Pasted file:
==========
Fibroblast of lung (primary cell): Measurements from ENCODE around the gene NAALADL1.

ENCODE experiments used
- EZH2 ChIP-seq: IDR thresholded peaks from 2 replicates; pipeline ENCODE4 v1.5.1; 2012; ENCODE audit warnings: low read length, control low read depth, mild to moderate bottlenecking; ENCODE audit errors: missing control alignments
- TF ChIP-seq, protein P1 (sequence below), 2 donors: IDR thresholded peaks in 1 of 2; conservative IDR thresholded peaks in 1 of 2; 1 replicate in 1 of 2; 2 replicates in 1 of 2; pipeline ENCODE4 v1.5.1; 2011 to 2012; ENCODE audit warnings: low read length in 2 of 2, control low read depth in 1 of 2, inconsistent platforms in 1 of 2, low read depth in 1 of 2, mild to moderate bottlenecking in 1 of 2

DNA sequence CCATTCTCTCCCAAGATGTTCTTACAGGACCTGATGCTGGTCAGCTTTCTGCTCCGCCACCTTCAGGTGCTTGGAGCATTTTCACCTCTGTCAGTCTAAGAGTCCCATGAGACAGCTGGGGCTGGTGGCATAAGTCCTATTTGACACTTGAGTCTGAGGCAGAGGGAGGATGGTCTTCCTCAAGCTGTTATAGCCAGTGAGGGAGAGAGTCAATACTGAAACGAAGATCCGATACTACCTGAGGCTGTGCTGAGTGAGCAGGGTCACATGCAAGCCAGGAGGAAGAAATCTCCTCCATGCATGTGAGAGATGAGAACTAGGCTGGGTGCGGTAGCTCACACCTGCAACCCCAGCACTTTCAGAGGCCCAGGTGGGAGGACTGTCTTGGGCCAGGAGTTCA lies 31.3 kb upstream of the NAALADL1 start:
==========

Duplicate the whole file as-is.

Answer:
Fibroblast of lung (primary cell): Measurements from ENCODE around the gene NAALADL1.

ENCODE experiments used
- EZH2 ChIP-seq: IDR thresholded peaks from 2 replicates; pipeline ENCODE4 v1.5.1; 2012; ENCODE audit warnings: low read length, control low read depth, mild to moderate bottlenecking; ENCODE audit errors: missing control alignments
- TF ChIP-seq, protein P1 (sequence below), 2 donors: IDR thresholded peaks in 1 of 2; conservative IDR thresholded peaks in 1 of 2; 1 replicate in 1 of 2; 2 replicates in 1 of 2; pipeline ENCODE4 v1.5.1; 2011 to 2012; ENCODE audit warnings: low read length in 2 of 2, control low read depth in 1 of 2, inconsistent platforms in 1 of 2, low read depth in 1 of 2, mild to moderate bottlenecking in 1 of 2

DNA sequence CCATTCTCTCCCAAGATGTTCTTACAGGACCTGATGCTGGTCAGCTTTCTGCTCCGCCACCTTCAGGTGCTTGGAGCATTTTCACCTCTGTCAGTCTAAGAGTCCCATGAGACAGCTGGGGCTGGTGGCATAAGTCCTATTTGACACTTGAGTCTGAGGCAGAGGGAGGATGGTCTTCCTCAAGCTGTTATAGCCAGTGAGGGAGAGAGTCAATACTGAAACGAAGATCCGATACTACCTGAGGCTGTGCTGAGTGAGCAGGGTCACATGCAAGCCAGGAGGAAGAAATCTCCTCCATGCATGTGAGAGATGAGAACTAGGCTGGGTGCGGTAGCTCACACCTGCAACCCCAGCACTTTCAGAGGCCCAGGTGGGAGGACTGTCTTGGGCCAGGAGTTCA lies 31.3 kb upstream of the NAALADL1 start: